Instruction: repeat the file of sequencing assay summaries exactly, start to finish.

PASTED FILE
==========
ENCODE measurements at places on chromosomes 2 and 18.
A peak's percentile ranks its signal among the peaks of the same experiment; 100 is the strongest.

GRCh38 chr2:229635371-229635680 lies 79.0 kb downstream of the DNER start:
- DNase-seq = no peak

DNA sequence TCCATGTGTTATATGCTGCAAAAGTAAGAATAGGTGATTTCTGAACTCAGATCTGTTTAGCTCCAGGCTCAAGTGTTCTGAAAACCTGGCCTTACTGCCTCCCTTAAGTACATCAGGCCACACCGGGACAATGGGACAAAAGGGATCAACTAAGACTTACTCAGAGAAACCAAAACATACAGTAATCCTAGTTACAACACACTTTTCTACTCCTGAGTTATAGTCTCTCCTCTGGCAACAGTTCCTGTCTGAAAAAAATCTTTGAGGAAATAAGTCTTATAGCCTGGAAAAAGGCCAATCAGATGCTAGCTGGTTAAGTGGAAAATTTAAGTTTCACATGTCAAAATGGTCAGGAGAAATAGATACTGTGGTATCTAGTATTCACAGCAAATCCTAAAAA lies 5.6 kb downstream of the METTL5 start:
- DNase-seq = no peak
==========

ENCODE measurements at places on chromosomes 2 and 18.
A peak's percentile ranks its signal among the peaks of the same experiment; 100 is the strongest.

GRCh38 chr2:229635371-229635680 lies 79.0 kb downstream of the DNER start:
- DNase-seq = no peak

DNA sequence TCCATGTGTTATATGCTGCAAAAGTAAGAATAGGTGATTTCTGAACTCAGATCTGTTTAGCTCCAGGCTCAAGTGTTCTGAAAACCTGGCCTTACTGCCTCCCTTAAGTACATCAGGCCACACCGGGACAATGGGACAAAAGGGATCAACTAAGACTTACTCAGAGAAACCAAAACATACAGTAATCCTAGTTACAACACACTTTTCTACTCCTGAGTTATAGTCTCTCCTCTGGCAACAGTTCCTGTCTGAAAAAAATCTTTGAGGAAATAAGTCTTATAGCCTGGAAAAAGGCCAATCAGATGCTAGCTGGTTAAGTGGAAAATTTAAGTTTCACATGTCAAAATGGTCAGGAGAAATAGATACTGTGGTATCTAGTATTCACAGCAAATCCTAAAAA lies 5.6 kb downstream of the METTL5 start:
- DNase-seq = no peak